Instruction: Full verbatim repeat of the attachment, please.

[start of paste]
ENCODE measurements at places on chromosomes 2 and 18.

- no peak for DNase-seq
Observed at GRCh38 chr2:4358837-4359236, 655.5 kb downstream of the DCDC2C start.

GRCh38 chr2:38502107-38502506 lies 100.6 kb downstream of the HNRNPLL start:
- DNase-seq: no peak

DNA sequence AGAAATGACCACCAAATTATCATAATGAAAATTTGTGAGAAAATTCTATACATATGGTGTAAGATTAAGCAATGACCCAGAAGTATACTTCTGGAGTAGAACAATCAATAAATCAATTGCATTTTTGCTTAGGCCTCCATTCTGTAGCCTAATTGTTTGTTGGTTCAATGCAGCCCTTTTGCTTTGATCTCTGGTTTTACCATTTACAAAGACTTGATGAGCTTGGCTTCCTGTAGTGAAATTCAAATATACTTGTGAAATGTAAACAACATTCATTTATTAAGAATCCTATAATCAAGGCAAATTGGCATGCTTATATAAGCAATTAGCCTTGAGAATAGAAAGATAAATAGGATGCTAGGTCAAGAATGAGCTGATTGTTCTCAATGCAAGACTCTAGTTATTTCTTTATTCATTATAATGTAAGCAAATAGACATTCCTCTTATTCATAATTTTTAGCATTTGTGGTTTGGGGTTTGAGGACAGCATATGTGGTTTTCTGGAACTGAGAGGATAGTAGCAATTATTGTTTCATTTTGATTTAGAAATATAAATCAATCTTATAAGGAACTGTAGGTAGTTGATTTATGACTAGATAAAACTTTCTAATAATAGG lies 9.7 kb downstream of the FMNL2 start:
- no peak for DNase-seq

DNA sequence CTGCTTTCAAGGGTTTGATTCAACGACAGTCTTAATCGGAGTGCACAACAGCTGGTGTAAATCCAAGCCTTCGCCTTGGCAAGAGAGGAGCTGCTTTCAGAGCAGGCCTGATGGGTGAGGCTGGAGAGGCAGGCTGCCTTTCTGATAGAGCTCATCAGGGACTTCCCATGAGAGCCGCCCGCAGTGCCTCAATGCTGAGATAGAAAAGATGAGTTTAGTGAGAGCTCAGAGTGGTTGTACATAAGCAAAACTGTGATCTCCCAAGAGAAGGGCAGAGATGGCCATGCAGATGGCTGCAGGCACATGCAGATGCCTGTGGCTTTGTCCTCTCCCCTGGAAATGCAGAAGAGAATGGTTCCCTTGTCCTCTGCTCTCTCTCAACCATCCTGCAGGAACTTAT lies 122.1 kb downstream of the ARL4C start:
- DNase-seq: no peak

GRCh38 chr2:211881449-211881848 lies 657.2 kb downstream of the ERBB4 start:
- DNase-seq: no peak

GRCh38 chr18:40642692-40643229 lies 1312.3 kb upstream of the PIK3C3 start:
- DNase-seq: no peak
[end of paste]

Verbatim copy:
ENCODE measurements at places on chromosomes 2 and 18.

- no peak for DNase-seq
Observed at GRCh38 chr2:4358837-4359236, 655.5 kb downstream of the DCDC2C start.

GRCh38 chr2:38502107-38502506 lies 100.6 kb downstream of the HNRNPLL start:
- DNase-seq: no peak

DNA sequence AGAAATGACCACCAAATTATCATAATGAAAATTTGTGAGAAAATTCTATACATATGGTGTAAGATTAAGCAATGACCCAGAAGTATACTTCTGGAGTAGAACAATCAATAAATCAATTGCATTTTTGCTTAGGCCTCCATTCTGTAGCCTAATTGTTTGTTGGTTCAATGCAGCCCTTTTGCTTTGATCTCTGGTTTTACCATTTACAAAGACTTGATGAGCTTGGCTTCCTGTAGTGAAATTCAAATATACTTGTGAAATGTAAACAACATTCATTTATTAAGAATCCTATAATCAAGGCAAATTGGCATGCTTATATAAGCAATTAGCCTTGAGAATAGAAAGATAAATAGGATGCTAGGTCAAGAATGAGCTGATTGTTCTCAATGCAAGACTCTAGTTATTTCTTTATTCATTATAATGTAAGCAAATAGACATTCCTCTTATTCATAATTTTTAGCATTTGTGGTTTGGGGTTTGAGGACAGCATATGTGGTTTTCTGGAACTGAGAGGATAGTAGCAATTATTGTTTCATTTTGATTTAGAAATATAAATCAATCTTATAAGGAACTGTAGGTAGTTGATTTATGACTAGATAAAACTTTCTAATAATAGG lies 9.7 kb downstream of the FMNL2 start:
- no peak for DNase-seq

DNA sequence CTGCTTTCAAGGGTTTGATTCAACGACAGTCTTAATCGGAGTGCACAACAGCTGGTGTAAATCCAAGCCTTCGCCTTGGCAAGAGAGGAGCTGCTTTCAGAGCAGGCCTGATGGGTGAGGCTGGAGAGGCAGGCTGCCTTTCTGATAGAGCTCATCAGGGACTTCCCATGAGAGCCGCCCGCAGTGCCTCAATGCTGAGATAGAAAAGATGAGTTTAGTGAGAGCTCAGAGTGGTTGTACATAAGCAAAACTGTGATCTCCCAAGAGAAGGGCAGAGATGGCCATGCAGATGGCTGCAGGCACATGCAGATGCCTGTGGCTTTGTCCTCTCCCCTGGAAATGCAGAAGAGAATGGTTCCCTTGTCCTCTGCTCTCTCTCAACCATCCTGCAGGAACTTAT lies 122.1 kb downstream of the ARL4C start:
- DNase-seq: no peak

GRCh38 chr2:211881449-211881848 lies 657.2 kb downstream of the ERBB4 start:
- DNase-seq: no peak

GRCh38 chr18:40642692-40643229 lies 1312.3 kb upstream of the PIK3C3 start:
- DNase-seq: no peak